Carlos Juan Finlay

The following article is from The Great Soviet Encyclopedia (1979). It might be outdated or ideologically biased.

Finlay, Carlos Juan


(Carlos Juan Finlay y Barrés). Born Dec. 3, 1833, in Puerto Principe, now Camagüey; died Aug. 20, 1915, in Havana. Cuban physician and health services organizer. Member of the Academy of Medical and Natural Sciences in Havana.

Finlay studied in France and Germany. In 1855 he graduated from Jefferson Medical College in Philadelphia (USA) and that same year began working in Cuba. He was the first director of the public health service of Cuba (1902–09) and was one of the authors of Cuba’s first health code.

Finlay’s primary work was in research on yellow fever. In 1881 he proved that the carrier of the disease was a mosquito, Aëdes aegypti, and between 1893 and 1898 developed methods for combating the disease, including the protection of patients from mosquito bites by physical means, the elimination of the carriers’ breeding grounds, quarantine and evacuation of patients, a fumigation procedure, and improvement in hospital services. He also conducted research on other diseases, such as trichinosis, tuberculosis, malaria, and leprosy, and worked on questions of occupational health and sanitary statistics. In 1928 the Order of Finlay, awarded for outstanding work in the field of public health, was established in Cuba. The Institute of Tropical Medicine and the Historical Museum of Medical Science of the Academy of Sciences of Cuba have been named for Finlay; in 1961 his birthday was designated as the Day of Latin American Medicine by the government of Cuba.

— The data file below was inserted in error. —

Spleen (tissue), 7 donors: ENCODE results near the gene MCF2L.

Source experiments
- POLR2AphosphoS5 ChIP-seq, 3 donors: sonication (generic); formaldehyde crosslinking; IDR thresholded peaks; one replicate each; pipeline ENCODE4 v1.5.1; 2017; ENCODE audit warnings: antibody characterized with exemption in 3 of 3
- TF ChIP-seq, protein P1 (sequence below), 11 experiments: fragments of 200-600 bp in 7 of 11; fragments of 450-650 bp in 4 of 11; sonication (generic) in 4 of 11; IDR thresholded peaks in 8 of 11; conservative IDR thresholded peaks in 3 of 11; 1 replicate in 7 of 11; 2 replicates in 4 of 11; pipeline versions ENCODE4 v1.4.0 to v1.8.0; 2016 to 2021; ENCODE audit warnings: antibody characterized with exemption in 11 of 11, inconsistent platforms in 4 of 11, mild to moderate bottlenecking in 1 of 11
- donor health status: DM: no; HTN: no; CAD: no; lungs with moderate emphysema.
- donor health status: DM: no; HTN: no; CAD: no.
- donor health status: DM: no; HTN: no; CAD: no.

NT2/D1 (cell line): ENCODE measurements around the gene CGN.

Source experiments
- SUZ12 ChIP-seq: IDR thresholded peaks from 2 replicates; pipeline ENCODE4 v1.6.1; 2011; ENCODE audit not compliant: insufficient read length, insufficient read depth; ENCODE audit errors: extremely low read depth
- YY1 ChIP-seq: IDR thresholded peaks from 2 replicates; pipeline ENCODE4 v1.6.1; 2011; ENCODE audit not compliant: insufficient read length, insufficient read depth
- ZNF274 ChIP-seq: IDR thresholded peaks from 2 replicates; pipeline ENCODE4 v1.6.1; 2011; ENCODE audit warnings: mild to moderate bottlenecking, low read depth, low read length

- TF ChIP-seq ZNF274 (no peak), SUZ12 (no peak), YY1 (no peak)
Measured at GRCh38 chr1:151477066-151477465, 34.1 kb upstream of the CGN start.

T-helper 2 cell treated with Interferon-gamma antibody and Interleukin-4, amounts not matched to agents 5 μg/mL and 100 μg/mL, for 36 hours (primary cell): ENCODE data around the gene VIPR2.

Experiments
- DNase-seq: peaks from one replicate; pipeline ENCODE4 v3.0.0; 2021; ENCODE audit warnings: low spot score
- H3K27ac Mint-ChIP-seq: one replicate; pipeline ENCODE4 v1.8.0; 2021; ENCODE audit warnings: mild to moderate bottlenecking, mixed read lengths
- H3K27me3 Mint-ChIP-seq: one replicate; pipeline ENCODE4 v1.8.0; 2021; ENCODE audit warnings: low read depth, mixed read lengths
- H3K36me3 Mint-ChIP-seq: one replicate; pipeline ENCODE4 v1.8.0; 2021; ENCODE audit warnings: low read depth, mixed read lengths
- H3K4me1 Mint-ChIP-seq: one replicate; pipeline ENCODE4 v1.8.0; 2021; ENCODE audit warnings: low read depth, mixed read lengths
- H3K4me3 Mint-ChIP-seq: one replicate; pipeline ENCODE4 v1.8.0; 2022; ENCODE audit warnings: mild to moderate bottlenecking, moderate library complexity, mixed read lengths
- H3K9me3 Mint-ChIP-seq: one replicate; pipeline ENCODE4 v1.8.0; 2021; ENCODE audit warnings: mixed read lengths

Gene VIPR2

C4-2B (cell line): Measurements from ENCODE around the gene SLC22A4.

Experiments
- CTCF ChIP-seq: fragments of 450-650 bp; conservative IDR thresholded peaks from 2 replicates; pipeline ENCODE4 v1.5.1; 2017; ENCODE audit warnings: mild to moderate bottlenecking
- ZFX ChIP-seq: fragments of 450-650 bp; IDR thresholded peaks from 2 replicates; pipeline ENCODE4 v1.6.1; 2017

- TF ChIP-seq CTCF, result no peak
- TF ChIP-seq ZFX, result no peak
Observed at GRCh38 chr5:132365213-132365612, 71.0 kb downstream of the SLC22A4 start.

Obras completas, vols. 1–5. Havana, 1965–71.


Bogoiavlenskii, N. A., and lu. P. Lisitsyn. O russko-kubinskikh meditsinskikh sviaziakh. Moscow, 1963.
Rodriguez Esposito, C. Finlay por cuarta vez ante el Congreso internacional de historia de la medicina. Havana, 1971.


The Great Soviet Encyclopedia, 3rd Edition (1970-1979). © 2010 The Gale Group, Inc. All rights reserved.
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